• Another major addition to the ISO 9001:2015 revision is the incorporation of risk based thinking within the management structure of the organization. This is not to be confused with a standalone risk management procedure, but the incorporation of risk awareness and identification throughout the system as a whole. Top management are now required to develop processes that allow foresight and planning for possible risk factors that may have a negative impact on process and performance as well as identify and take advantage of possible opportunity. With the addition of risk based thinking, the section addressing preventive action (Sub-clause 8.5.3 in ISO 9001:2008) has been deemed redundant and therefore removed from the 2015 revision.
  • Greater Emphasis on Leadership and Management Commitment – The new standard is intended to promote integration and alignment with business processes and strategies. With this integration, top management now have more responsibility in taking on a proactive role in the health and promotion of the quality management system. The requirement for a single point of contact or management representative regarding the QMS has been removed and a new section on leadership has been added to better emphasis a greater involvement from the leadership team.

Along with the major structure and concept changes that are prominent in the new ISO 9001:2015 revision, there are some additional changes that many people familiar with the ISO 9001:2008 version will notice almost immediately.

  • No Mention of a Quality Manual – One of the biggest omissions to the new standard is the requirement for an organization to maintain a documented Quality Manual. Organizations that wish to continue this practice and maintain a quality manual outlining its QMS are welcome to do so, however it is no longer required by the standard.
  • “Product and Service” – Another notable change is the replacement of the term “product” with “product and services” which is intended to better address service based organizations.
  • “Documented Information” – Along with the change in the term “product” the 2015 revision also replaces the common terms “documents” and “records” with “documented information”. The new standard is less prescriptive on when and where this documented information is required and how and organizations should manage this.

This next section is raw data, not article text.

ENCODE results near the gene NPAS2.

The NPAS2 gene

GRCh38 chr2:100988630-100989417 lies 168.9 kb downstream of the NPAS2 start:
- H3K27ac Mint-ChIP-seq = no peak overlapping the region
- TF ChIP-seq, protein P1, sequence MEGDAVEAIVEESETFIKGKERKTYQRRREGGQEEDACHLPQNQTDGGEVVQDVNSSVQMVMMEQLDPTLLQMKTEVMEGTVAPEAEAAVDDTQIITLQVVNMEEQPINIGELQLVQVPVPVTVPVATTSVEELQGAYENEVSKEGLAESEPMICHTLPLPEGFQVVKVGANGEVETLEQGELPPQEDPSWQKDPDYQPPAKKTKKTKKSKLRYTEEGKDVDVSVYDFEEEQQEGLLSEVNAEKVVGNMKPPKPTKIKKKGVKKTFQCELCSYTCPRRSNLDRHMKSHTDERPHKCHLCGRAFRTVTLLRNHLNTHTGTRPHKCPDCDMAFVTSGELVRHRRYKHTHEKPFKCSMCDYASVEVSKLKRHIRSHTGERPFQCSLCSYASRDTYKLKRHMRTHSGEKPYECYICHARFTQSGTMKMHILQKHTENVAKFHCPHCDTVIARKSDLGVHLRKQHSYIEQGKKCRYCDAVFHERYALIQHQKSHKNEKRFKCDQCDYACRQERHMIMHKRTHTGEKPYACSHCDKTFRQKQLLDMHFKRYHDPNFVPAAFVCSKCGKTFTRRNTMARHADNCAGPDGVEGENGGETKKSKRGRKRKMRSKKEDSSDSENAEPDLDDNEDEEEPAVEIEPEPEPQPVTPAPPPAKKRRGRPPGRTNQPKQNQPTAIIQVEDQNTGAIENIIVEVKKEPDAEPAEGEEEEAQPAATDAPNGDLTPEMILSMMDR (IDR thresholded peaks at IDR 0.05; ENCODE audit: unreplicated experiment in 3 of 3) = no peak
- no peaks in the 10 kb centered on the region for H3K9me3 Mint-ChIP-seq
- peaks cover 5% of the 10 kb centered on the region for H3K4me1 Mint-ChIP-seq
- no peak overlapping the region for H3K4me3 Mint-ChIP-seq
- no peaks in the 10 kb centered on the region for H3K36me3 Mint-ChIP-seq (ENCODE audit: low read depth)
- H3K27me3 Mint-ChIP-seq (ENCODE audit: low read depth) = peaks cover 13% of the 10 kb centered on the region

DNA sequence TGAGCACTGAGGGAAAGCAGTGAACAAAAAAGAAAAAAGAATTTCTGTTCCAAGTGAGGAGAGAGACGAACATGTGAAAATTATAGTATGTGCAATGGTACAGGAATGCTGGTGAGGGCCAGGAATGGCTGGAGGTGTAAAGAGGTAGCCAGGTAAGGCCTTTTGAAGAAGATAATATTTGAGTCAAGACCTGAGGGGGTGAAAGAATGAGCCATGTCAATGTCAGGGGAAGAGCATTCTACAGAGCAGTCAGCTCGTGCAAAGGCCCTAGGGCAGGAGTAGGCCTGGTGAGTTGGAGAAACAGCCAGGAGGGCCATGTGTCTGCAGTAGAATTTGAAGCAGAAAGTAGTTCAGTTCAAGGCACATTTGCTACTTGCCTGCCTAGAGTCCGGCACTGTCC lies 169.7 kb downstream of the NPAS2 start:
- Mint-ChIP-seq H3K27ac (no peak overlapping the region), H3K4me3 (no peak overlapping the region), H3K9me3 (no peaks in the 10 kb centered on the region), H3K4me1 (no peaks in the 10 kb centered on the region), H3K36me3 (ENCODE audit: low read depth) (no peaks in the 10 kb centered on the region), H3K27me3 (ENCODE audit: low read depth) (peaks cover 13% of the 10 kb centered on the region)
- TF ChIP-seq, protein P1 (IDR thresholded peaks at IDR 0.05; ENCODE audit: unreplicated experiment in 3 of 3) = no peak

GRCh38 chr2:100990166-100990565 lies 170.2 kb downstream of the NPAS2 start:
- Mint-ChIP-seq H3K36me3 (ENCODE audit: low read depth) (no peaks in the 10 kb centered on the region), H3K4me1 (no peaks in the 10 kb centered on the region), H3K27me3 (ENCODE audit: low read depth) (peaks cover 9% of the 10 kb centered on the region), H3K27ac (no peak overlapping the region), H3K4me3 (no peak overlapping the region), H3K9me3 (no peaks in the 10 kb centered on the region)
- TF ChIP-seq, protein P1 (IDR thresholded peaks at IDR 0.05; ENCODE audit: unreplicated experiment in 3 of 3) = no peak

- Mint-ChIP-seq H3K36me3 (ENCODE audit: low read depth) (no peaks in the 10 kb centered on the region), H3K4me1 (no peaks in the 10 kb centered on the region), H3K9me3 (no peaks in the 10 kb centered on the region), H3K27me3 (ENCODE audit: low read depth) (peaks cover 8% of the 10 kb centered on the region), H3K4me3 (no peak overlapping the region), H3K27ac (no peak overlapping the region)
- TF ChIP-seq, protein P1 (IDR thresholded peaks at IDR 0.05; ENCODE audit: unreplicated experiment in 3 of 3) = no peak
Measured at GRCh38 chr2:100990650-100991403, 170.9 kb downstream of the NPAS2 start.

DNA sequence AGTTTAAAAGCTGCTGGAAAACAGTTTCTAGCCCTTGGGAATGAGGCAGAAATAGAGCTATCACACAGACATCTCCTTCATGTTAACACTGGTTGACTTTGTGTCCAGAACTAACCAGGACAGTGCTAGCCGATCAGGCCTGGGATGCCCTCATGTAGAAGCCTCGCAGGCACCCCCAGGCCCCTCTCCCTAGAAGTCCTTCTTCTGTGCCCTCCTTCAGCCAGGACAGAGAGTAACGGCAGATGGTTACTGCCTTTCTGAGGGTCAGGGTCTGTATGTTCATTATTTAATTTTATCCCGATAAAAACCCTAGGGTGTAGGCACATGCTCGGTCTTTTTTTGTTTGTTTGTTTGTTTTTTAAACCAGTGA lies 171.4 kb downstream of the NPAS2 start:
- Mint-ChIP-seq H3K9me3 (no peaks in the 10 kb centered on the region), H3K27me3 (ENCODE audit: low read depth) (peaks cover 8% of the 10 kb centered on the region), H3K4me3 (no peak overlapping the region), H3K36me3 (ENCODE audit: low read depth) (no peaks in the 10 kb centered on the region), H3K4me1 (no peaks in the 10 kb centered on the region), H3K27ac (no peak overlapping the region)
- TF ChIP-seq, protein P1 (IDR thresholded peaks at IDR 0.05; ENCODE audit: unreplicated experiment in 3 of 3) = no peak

This is not an exhaustive list of amendments to the new version of the standard, but a high level look at the new content and structure of the newly released standard.

So what does this mean for the ISO 9001:2008 version of the standard and the organizations that are currently certified to or following this standard?

The new ISO 9001:2015 standard has been formally released for public consumption and implementation. However, organizations are not expected to be compliant to the new changes immediately. Starting the day the new standard was released, organizations have been granted a 3 year transition period before compliance to the new standard is required for those that maintain certification to ISO 9001:2008. So don’t throw out your copy of the existing 2008 standard just yet!

Organizations and quality professionals are urged to become familiar with the new requirements and perform gap analysis of their current system to determine the steps required for eventual implementation of the new 2015 revision by September 2018.

While quality personnel and auditors are still required to be proficient in the 2008 standard it is important to be proactive in learning the requirements of the 2015 revision in order to understand the concepts and requirements and better assist their clients and organizations with the transition process.

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Learning From Disaster – Germanwings Flight 9525

airbus-a320-germanwings-d-aipx-crashedAs someone who has a lengthy professional background, as well as a personal interest and curiosity, in aviation – I, like millions of others who are watching the continuous coverage of the Germanwings disaster on every major news outlet, have a professional and natural human interest in this horrifying situation that took place Tuesday 24 March 2015.

But, as is the case in most, if not all, disastrous incidents there are valuable lessons to be learned.

I feel it is important that we highlight and discuss these lessons so as to arm ourselves against repeating past mistakes, or to close gaps that may not have been as apparent before. Not doing so, in my opinion, would be an added disaster of incredible magnitude, knowing we had the knowledge and experience to prevent such a recurrence.

Can we predict the future?

It’s human nature that we are not gifted with the ability to see the future – regardless of the claims some might make to the contrary – and that we cannot foresee all events or deficiencies that may lead to an eventual unfavorable situation, but in many cases we have the ability to assess situations and with proper attention and analysis we can make educated assumptions and mitigate risks to prevent undesirable outcomes from occurring in the first place.

Whether you are connected to the aviation industry or not – I’m certain you will be able to relate to the concepts I discuss in this article – I felt it important to highlight some of the issues that are believed to have been factors in the untimely death of 150 souls on board this ill-fated flight. By doing so we can bring these lessons forward in our own careers and improve the processes that we encounter on a routine bases.